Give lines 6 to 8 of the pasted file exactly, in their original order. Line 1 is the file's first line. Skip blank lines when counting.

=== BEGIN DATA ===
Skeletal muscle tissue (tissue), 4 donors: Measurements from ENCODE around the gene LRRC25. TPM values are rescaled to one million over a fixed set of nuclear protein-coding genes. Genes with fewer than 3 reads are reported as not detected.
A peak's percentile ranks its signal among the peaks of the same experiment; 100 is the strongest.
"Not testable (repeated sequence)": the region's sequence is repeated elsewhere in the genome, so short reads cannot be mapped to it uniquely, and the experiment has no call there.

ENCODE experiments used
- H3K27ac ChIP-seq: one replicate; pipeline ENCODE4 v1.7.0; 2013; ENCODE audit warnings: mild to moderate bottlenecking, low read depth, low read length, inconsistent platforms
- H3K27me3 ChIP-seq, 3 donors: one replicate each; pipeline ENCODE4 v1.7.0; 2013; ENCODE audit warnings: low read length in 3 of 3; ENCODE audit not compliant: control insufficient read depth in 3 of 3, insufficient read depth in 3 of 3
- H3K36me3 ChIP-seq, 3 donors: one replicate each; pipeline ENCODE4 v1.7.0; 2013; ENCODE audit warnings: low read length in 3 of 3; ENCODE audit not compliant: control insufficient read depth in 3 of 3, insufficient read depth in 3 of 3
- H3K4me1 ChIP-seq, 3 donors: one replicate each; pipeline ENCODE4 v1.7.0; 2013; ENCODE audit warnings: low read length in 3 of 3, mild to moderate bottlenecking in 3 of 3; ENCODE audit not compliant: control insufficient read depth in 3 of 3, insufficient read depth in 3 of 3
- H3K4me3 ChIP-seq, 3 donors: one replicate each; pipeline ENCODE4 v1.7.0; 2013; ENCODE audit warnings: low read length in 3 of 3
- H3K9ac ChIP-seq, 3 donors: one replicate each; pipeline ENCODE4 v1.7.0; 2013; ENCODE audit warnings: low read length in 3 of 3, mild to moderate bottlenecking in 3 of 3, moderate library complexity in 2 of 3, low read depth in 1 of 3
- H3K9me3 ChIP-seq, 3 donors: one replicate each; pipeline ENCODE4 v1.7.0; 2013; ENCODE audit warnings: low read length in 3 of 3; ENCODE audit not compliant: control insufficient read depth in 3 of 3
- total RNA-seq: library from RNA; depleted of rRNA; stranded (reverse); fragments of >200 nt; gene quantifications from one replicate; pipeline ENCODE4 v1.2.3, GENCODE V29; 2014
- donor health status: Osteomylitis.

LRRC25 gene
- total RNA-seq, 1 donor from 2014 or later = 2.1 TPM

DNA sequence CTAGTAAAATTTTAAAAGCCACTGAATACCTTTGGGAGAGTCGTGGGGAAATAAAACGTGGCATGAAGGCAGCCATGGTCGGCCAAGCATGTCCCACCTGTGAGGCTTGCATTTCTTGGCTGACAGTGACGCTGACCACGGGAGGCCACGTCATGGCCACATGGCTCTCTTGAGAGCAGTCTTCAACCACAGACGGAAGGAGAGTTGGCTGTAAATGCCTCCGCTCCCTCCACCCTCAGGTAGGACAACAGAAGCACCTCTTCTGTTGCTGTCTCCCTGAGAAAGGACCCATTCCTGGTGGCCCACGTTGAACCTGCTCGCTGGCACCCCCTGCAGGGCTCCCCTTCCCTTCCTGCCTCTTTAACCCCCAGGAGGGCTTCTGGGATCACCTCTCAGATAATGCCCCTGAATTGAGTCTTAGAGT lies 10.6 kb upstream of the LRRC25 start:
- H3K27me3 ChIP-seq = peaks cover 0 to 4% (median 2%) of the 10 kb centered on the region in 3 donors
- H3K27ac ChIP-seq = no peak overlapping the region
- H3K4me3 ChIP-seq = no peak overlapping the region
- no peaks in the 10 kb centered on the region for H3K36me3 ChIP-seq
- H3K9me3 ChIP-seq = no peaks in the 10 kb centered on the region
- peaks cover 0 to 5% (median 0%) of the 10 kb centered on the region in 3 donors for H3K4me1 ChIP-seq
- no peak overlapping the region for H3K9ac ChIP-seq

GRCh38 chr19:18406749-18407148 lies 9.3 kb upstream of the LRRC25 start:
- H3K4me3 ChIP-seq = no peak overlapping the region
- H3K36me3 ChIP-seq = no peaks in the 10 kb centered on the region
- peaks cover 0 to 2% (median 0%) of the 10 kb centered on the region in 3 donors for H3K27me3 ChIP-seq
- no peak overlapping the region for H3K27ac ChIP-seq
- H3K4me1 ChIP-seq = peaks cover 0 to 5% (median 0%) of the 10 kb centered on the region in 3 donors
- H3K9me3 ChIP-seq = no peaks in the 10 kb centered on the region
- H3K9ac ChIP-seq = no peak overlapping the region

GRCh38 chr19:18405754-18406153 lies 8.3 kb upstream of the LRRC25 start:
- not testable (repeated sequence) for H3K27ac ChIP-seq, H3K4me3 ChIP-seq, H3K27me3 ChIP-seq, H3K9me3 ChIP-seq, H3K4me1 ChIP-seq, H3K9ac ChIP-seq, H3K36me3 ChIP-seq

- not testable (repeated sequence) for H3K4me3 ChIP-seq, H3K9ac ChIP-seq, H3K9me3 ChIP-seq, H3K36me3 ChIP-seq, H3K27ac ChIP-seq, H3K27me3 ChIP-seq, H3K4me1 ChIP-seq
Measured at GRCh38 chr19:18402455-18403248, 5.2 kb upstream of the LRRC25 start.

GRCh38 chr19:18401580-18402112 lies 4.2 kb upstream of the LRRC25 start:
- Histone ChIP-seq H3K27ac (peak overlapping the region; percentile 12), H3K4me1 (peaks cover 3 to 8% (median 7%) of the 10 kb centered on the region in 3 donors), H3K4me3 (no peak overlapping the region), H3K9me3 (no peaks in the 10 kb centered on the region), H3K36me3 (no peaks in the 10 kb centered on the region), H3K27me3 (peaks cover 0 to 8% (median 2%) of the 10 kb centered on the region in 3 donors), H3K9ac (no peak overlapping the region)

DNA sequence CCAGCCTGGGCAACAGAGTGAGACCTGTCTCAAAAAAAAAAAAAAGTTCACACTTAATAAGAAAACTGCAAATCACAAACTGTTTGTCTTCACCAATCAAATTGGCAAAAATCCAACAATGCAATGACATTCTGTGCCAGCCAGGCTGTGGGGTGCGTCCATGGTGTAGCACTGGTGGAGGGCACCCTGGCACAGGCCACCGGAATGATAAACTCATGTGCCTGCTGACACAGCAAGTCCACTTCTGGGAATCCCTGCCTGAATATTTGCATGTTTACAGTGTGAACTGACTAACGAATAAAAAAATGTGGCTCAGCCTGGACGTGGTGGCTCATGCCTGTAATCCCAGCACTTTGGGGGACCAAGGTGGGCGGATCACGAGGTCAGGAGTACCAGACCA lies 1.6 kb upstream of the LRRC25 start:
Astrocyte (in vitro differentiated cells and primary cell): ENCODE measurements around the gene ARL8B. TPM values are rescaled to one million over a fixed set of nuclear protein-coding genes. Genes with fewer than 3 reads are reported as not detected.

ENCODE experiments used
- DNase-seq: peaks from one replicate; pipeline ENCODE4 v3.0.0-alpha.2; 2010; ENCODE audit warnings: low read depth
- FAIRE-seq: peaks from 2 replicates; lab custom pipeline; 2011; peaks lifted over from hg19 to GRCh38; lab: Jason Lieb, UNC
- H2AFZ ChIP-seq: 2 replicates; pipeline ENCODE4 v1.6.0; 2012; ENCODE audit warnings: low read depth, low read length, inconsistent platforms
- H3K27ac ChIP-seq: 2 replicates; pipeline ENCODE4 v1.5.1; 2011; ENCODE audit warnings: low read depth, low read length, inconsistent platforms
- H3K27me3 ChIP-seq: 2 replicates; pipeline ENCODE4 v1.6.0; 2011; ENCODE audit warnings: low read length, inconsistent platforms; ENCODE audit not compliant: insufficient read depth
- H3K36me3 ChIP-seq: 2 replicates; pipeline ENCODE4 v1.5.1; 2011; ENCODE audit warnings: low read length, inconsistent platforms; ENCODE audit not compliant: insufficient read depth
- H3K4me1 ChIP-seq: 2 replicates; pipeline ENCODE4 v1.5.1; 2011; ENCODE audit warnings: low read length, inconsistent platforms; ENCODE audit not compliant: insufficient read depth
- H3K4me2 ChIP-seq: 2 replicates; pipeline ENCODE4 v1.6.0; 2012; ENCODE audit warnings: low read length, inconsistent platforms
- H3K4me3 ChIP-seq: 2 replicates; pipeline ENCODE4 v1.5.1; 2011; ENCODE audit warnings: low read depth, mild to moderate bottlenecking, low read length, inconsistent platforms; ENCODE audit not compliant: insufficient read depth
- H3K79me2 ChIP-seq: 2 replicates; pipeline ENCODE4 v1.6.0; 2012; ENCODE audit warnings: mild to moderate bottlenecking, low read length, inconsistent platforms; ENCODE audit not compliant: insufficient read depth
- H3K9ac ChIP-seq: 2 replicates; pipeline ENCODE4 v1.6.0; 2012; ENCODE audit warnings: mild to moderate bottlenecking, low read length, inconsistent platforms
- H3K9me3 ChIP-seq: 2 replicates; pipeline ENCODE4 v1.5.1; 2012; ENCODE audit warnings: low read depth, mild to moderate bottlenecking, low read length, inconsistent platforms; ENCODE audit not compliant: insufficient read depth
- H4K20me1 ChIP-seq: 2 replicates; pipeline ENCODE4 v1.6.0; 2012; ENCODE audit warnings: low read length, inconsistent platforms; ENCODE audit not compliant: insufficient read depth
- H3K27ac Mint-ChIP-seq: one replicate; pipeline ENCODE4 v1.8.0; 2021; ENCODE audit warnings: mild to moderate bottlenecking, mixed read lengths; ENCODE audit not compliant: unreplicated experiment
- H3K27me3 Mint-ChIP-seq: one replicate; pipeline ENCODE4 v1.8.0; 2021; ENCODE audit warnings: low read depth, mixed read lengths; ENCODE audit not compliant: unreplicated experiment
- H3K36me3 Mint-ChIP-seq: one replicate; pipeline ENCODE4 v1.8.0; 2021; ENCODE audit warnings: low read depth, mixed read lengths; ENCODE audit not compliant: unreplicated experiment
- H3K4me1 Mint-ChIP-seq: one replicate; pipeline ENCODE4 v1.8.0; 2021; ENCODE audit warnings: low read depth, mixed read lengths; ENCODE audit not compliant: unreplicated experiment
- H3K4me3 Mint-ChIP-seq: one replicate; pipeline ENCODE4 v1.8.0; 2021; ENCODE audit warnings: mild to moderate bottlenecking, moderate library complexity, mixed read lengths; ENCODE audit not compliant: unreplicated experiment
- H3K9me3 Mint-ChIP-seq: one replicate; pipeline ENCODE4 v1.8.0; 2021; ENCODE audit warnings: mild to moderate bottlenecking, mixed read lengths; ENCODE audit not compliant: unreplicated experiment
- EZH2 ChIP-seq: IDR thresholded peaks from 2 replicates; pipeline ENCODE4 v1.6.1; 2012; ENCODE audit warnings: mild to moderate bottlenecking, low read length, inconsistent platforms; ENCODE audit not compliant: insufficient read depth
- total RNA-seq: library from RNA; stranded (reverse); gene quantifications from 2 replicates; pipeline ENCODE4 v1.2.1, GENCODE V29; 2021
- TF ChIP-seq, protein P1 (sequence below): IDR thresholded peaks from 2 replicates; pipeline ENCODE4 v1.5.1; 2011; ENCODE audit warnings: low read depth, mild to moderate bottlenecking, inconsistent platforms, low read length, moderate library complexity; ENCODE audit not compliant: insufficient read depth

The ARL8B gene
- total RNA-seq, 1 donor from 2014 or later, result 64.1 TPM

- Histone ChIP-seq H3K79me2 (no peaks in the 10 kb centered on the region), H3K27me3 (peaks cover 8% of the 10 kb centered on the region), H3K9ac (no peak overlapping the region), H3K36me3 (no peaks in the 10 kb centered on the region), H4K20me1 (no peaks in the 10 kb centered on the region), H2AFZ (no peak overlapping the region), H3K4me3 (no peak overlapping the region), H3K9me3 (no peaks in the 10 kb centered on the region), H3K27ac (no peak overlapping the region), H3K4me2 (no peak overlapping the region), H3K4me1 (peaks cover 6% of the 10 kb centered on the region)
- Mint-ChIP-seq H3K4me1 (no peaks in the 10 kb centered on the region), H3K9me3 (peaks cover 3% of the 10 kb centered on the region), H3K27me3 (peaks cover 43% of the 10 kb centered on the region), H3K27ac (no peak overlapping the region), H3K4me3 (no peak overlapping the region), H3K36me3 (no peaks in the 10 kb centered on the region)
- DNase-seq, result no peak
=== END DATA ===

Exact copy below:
- H3K27me3 ChIP-seq, 3 donors: one replicate each; pipeline ENCODE4 v1.7.0; 2013; ENCODE audit warnings: low read length in 3 of 3; ENCODE audit not compliant: control insufficient read depth in 3 of 3, insufficient read depth in 3 of 3
- H3K36me3 ChIP-seq, 3 donors: one replicate each; pipeline ENCODE4 v1.7.0; 2013; ENCODE audit warnings: low read length in 3 of 3; ENCODE audit not compliant: control insufficient read depth in 3 of 3, insufficient read depth in 3 of 3
- H3K4me1 ChIP-seq, 3 donors: one replicate each; pipeline ENCODE4 v1.7.0; 2013; ENCODE audit warnings: low read length in 3 of 3, mild to moderate bottlenecking in 3 of 3; ENCODE audit not compliant: control insufficient read depth in 3 of 3, insufficient read depth in 3 of 3